One of the things to keep in mind is that each phase of your program build can be a project. For instance, the Risk Analysis (RA) might be one project and the Business Impact Analysis (BIA) might be another project. Then you can have the Contingency Development project and the Crisis Communication Plan development project; each will come with its own set of costs. What is your scope? Will you be doing a BIA for the entire corporation? A department or division? A single location or multiple
There are some things that can’t be included into your project costs though; the costs associated with contingency strategies. I don’t care what anyone says, until you know what you do, why you do it, when you do it and for whom, there is no way you know what contingencies you need.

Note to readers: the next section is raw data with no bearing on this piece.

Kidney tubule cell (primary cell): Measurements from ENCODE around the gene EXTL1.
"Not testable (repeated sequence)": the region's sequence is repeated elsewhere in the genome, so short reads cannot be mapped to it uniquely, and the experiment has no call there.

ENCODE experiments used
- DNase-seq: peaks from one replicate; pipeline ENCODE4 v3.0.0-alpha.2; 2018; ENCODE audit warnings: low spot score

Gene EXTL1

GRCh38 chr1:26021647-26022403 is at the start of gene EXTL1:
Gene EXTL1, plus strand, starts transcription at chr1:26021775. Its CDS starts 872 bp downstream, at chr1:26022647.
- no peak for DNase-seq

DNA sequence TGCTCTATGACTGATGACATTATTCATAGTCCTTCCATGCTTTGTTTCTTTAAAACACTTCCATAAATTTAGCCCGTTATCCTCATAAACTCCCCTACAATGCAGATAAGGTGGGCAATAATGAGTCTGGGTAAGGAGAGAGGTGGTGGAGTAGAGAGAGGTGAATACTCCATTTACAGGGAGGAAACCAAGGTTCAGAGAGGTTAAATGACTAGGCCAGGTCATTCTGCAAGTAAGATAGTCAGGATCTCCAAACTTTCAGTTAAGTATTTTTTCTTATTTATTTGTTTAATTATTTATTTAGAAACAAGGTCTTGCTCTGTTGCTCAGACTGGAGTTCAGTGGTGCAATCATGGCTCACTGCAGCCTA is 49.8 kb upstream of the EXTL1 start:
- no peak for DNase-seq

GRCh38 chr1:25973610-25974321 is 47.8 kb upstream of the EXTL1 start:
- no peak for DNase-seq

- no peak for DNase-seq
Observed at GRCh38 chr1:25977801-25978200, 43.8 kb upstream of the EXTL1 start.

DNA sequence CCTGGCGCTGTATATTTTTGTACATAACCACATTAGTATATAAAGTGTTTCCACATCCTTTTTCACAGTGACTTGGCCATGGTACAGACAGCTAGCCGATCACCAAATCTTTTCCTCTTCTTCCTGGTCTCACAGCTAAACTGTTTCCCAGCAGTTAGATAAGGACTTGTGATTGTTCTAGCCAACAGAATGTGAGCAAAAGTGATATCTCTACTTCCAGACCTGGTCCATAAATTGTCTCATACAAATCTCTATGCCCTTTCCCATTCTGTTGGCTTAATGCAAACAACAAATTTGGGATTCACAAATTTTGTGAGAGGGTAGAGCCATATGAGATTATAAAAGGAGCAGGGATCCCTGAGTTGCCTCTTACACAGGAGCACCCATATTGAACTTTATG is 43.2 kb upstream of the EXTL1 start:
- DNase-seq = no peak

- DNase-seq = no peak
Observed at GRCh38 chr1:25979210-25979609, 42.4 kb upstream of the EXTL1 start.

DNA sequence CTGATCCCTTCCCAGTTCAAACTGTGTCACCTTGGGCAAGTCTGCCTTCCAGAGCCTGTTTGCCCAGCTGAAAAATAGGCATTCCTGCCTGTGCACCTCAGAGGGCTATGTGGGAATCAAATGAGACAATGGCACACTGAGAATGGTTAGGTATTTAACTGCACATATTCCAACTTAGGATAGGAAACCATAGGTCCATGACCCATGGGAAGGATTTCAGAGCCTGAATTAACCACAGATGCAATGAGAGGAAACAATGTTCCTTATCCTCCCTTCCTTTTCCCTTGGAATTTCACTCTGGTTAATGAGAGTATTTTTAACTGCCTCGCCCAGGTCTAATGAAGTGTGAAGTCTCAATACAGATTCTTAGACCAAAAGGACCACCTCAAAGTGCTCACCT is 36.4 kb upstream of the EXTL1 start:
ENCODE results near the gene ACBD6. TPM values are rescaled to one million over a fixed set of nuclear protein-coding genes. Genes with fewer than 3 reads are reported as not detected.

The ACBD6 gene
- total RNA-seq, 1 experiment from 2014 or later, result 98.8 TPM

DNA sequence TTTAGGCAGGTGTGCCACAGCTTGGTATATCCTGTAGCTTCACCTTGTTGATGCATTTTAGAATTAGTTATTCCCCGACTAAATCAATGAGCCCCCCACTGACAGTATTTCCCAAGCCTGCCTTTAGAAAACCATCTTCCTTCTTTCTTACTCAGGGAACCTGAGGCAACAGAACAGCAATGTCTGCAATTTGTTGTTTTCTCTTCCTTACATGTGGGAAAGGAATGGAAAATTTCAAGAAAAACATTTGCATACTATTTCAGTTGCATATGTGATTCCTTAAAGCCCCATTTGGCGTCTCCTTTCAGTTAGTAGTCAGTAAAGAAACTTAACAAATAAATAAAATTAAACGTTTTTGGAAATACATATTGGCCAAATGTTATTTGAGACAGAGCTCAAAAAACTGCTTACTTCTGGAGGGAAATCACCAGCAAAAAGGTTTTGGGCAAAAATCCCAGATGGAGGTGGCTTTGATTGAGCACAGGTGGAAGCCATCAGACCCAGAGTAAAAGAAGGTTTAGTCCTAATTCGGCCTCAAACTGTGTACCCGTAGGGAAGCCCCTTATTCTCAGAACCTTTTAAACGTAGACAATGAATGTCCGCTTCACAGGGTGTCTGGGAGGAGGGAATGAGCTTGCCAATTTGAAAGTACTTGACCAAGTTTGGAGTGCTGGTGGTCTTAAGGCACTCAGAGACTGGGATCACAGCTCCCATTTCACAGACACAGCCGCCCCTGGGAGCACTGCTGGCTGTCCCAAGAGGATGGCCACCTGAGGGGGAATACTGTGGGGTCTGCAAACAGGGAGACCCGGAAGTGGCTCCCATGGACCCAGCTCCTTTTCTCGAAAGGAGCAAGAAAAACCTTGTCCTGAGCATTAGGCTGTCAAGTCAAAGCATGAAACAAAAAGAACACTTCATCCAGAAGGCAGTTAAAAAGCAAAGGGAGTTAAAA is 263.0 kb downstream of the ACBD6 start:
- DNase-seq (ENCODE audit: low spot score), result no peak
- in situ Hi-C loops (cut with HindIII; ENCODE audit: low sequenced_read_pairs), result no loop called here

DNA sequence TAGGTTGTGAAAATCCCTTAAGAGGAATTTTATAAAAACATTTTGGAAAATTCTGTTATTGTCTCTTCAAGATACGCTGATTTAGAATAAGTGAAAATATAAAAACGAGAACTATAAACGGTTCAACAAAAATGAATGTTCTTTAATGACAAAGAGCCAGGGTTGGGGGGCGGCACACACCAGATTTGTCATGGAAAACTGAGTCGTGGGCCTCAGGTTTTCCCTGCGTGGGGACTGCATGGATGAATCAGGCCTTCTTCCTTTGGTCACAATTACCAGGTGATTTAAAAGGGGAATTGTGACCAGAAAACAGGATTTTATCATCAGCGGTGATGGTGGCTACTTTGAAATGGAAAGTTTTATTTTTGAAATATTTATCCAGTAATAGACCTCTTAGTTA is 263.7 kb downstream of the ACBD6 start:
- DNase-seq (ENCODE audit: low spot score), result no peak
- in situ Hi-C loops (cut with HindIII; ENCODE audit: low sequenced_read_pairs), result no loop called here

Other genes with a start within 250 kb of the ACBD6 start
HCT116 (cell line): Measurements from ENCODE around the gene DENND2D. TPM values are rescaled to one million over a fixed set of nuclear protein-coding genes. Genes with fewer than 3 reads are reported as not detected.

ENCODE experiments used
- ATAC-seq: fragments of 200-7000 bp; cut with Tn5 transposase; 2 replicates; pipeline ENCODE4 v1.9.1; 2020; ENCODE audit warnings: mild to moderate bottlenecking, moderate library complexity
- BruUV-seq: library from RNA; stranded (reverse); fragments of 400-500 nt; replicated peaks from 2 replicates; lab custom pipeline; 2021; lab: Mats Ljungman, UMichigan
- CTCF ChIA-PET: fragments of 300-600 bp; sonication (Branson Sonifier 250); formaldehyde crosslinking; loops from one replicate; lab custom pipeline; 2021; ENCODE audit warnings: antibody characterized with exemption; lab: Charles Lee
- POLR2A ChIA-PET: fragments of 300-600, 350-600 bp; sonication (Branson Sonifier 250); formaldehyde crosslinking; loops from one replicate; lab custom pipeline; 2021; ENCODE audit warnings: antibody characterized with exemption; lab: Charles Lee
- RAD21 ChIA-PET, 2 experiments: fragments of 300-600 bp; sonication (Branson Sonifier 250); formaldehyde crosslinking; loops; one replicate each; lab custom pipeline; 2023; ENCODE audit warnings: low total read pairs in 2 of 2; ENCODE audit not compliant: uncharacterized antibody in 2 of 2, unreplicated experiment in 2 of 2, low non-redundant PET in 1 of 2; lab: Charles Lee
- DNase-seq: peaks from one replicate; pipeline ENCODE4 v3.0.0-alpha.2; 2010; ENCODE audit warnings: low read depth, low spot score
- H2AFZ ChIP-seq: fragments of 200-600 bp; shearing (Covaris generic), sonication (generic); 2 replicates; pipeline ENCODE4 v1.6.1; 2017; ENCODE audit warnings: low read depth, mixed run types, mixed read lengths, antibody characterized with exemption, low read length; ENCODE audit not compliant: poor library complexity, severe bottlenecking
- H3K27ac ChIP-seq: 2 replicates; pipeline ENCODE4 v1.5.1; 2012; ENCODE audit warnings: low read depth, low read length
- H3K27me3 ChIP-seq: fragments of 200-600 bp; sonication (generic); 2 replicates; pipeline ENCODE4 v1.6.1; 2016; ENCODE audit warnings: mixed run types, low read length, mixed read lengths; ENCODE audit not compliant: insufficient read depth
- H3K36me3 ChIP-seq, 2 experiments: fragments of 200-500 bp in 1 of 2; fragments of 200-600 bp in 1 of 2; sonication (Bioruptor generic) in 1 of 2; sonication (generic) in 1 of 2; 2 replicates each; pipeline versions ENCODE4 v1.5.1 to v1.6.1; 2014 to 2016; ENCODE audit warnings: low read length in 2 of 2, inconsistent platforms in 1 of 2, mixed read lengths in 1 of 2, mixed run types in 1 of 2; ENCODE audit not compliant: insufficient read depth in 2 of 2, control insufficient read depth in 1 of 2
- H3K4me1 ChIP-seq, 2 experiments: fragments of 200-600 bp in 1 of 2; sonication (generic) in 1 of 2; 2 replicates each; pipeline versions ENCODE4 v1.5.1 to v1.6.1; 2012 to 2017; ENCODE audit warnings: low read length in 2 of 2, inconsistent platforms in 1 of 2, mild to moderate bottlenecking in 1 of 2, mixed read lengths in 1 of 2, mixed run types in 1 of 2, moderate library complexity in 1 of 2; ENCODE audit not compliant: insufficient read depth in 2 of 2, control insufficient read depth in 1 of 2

Remember, a project has a start and end date and delivers (not maintains) a product or service within a specific amount of time, budget and scope. Beyond delivery, you move into the program costs. Oh, and if you decide to use a consultant to facilitate / manage your ‘project’ then those are project costs too. If you retain the consultant of the 3rd party vendor consulting firm, the ongoing costs after the initial project costs then move over to program costs – because it’s part of the ongoing maintenance.